In his last will and Testament, first dictated then written out in his own hand a few days before his death, Napoleon declared, “It is my wish that my ashes (The old term ‘ashes’ means mortal remains.) may repose on the banks of the Seine, in the midst of the French people, whom I have loved so well.”
Despite the attempts of General Bertrand, after Napoleon’s death on 5 May 1821, petitioning both the British government and Louis XVIII of France, Napoleon’s body would remain buried in an unmarked grave on St Helena for another 20 years.
The idea of repatriating the body of the first Emperor of the French was rekindled with the accession to the French throne of Louis-Philippe, who wanted to distinguish himself from Louis XVIII and Charles X by hoping to reconcile Bonapartists and Orleanists. When Adolphe Thiers, author of the future Histoire du Consulat et de l’Empire (1845-1862) [History of the Consulate and the Empire (1845-1862)], become President of the Council the idea finally became a reality.
Louis-Philippe’s own son, the Prince de Joinville, was sent to escort Napoleon’s remains back to Paris. Other former subjects of Napoleon would join the pilgrimage to the Emperor’s tomb. Napoleon’s coffin finally arrived at the Hôtel des Invalides on 15 December 1840, having travelled more than 7,200 km from the island of St Helena to the French capital.
- Narrative of proceedings connected with the exhumation and removal of the remains of the late Emperor Napoleon, by a resident, Saint Helena : printed for the proprietor by William Bateman, 1840, a contemporary and eye-witness account of the exhumation
- Tombeau de Napoléon 1er érigé dans le Dôme des Invalides [Napoleon’s tomb built in Les Invalides by Monsieur Visconti]/ This edition in French (1853) describes the journey from St Helena and, as well as all the designs by Visconti for the Napoleonic monuments at Les Invalides, includes drawings of dispositions for Napoleon’s coffin on board Belle Poule.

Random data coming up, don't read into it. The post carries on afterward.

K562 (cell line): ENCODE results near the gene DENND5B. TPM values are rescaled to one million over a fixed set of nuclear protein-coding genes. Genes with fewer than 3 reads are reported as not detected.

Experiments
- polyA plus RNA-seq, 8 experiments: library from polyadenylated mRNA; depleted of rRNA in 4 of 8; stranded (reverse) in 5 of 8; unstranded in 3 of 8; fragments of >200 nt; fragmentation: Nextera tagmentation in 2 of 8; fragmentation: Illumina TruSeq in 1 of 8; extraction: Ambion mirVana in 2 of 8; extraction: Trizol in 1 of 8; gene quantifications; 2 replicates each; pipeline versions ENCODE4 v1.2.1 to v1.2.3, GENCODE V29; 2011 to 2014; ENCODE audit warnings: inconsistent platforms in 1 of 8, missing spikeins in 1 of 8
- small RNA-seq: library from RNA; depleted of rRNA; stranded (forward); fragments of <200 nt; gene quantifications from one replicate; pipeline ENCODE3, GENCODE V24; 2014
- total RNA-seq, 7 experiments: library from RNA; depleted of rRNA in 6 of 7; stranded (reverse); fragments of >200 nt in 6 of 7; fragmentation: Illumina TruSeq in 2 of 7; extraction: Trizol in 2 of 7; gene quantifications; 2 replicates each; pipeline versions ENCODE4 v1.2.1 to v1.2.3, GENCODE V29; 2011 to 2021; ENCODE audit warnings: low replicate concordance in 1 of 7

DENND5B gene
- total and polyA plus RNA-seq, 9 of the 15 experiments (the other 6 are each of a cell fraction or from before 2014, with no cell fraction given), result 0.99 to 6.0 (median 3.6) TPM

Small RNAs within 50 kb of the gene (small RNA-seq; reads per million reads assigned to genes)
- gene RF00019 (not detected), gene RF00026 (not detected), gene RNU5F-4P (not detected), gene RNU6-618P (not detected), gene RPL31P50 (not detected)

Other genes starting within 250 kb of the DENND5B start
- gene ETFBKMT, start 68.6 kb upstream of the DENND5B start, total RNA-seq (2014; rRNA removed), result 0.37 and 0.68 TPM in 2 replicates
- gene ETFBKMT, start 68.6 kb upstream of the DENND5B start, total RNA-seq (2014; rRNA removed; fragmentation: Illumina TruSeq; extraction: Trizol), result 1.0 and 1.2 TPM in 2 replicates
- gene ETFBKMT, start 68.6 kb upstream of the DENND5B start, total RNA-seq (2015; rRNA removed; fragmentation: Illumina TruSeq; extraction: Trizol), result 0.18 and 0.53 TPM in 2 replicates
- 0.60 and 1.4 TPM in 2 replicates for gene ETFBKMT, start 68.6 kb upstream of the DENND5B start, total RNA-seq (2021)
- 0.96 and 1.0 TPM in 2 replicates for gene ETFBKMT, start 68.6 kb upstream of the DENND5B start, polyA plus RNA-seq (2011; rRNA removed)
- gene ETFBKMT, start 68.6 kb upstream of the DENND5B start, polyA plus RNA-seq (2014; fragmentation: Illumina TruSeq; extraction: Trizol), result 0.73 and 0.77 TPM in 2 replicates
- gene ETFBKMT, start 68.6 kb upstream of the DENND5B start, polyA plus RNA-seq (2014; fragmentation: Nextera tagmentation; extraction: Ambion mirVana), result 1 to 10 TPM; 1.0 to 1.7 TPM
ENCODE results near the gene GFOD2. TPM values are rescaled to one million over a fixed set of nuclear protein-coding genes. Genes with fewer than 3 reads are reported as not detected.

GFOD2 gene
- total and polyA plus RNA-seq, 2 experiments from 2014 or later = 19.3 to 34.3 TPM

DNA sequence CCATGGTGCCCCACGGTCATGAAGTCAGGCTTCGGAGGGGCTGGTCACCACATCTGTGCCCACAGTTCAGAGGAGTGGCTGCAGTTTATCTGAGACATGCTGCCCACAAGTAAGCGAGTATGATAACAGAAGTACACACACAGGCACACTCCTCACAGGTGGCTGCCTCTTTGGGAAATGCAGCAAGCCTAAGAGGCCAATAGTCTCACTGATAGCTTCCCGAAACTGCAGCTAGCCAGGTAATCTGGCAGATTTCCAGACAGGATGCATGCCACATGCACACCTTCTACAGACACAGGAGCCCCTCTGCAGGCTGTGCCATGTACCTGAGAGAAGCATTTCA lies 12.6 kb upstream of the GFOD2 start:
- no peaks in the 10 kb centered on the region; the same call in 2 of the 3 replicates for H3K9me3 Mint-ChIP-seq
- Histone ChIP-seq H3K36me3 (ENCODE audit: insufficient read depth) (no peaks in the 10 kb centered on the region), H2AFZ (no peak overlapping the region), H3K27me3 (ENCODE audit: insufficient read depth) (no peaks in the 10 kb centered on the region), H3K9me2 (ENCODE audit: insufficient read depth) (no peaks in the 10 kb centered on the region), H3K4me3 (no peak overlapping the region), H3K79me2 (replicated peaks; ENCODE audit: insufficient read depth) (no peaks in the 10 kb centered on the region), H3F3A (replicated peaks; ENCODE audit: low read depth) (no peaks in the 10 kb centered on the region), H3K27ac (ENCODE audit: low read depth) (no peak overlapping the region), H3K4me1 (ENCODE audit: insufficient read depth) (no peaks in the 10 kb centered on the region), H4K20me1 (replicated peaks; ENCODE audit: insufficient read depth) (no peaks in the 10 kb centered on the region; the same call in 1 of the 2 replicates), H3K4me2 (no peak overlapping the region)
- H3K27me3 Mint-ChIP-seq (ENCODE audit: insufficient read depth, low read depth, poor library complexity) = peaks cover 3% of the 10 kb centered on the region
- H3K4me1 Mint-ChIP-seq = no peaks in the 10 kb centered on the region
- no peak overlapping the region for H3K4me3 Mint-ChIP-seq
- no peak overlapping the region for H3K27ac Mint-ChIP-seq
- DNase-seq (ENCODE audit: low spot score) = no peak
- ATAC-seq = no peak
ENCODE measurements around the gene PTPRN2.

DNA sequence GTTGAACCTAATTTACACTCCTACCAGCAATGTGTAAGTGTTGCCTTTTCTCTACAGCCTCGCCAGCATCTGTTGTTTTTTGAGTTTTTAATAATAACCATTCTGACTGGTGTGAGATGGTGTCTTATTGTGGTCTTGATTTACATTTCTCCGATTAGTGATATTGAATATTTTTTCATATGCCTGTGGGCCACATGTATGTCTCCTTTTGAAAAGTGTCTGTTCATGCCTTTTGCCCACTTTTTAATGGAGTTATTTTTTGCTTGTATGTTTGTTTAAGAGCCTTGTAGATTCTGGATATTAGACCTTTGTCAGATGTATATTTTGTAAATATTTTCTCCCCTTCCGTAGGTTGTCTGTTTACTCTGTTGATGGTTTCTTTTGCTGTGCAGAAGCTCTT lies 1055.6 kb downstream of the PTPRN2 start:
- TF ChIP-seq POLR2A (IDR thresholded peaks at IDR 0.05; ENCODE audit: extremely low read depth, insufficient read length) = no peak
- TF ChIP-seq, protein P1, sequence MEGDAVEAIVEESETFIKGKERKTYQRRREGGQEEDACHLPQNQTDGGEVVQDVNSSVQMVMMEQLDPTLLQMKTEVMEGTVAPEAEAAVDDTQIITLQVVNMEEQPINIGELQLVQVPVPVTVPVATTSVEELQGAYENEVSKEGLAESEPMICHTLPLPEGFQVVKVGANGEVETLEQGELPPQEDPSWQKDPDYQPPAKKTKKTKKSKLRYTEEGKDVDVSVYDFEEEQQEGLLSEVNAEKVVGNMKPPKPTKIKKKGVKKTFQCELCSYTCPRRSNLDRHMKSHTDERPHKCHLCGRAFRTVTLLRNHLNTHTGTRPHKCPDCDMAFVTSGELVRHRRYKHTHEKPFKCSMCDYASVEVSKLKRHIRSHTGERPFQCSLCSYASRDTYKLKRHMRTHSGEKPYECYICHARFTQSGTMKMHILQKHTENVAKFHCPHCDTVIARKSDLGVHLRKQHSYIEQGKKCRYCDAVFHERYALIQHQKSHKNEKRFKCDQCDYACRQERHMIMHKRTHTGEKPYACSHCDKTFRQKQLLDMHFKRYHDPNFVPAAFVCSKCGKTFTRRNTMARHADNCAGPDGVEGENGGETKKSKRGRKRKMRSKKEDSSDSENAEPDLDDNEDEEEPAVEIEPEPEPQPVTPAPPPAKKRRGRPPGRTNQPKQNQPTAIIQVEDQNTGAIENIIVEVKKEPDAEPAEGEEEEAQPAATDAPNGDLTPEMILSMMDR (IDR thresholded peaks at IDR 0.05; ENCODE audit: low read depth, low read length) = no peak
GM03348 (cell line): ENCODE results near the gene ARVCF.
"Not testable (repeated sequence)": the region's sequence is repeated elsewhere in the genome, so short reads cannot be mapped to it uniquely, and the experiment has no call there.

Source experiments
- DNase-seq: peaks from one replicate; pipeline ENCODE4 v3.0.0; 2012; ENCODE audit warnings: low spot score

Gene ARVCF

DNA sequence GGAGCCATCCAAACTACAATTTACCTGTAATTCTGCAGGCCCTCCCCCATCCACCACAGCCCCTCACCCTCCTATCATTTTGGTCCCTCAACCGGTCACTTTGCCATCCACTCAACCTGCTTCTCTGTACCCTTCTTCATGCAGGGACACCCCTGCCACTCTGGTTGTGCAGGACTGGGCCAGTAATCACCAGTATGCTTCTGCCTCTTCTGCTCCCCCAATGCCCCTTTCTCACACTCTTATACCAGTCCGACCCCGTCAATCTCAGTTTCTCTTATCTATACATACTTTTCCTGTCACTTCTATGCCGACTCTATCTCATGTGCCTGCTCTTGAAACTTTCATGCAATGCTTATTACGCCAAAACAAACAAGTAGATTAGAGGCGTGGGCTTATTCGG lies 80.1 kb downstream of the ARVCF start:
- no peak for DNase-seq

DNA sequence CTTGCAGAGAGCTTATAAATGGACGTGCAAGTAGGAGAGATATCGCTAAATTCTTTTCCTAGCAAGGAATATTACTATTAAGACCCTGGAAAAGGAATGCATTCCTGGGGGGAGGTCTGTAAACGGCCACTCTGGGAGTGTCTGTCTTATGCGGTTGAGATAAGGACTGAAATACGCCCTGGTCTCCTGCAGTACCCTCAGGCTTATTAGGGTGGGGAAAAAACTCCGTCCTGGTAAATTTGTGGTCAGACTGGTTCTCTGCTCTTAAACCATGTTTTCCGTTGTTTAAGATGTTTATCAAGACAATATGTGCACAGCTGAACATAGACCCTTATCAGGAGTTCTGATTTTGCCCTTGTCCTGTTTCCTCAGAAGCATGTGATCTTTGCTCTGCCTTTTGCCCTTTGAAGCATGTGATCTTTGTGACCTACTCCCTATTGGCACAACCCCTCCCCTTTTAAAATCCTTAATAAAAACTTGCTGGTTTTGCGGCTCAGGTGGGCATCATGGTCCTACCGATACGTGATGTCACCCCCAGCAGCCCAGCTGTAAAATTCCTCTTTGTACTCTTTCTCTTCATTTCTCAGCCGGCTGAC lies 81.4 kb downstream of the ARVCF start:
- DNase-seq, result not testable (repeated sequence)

- A score for the Funeral March played by the St-Helena Local Militia band while the body of the Emperor was carried from the tomb to the town, October 1840.
- The following documents (held at the National Archives, London) relating to the “Retour des Cendres” and the subsequent sale of Longwood House and the Domain of the Tomb on St Helena are reproduced in this blog post:
- A letter to the Foreign Secretary, Lord Castlereagh, from Madame Mère [Napoleon’s mother], begging to be ‘allowed to water the tomb with her tears’.
- A Letter from Palmerston to Granville 9 May 1840, agreeing to allow Napoleon’s body to be returned to France.
- A Letter from Granville to Palmerston, (14 December 1840), announcing that “the Steam Vessel Dorado bearing the Remains of Napoleon and escorted by a Flotilla of nine other vessels under the command of the Prince de Joinville arrived at four o’clock this day opposite Courbevoie”.
- A page from St Helena Government Gazette announcing the sale of the Napoleon Vale estate, 19 September 1846
- The Ordinance of 18 March 1858, declaring that the properties on St Helena were ‘vested in His Majesty the now Emperor of the French [Napoleon III] and his heirs for ever, as absolute owners’
- The Death of Napoleon Bonaparte and the Retour des Cendres: French and British Perspectives, by Fiona Parr (2011). The second part of this article deals with the “Retour des Cendres” and choosing of the location of the tomb and the competition for its design.
- Narrative of proceedings connected with the exhumation and removal of the remains of the late Emperor Napoleon, by a resident, Saint Helena : printed for the proprietor by William Bateman, 1840
- Rediscovering the music that was played while Napoleon’s body was carried from the tomb to the town in October 1840, by Peter Hicks, (December 2021).
- Napoleon’s last will and testament, commented by Chantal Prevot (2021)
- The Russian contribution to the edification of the Napoleon tombstone in Paris by Jacques Touret; Andrey Bulakh (2016),(PDF)
- Final burial of the mortal remains of Emperor Napoleon I at the Eglise des Invalides, 2 April 1861 (translation of an article which appeared in Le Monde Illustré of 13 April 1861). After entering Les Invalides watched by the whole of Paris on 15 December 1840, Napoleon’s coffin lay in the Chapel of St Jérôme at Les Invalides for another 20 or so years until his monumental tomb, designed by Visconti, was finally terminated in the new crypt beneath the Dome. A simple ceremony, described in the following press article, took place on 2 April 1861 in the presence of Napoleon III and Empress Eugenie:
The “Retour des Cendres”: Napoleon’s body is returned to Paris
“It is my wish that my ashes may repose on the banks of the Seine, in the midst of the French people, whom I have loved so well.” This is the most quoted sentence from Napoleon’s last will and testament. (The old term ‘ashes’ means ‘mortal remains’).
However, this dying wish would not be granted for another nearly 20 years. Napoleon’s coffin finally arrived at the Hôtel des Invalides on 15 December 1840, having travelled more than 7,200 km from the island of St Helena to the French capital, in a symbolic and politically charged expedition ordered by King Louis-Philippe, which would become known as the “Retour des Cendres”.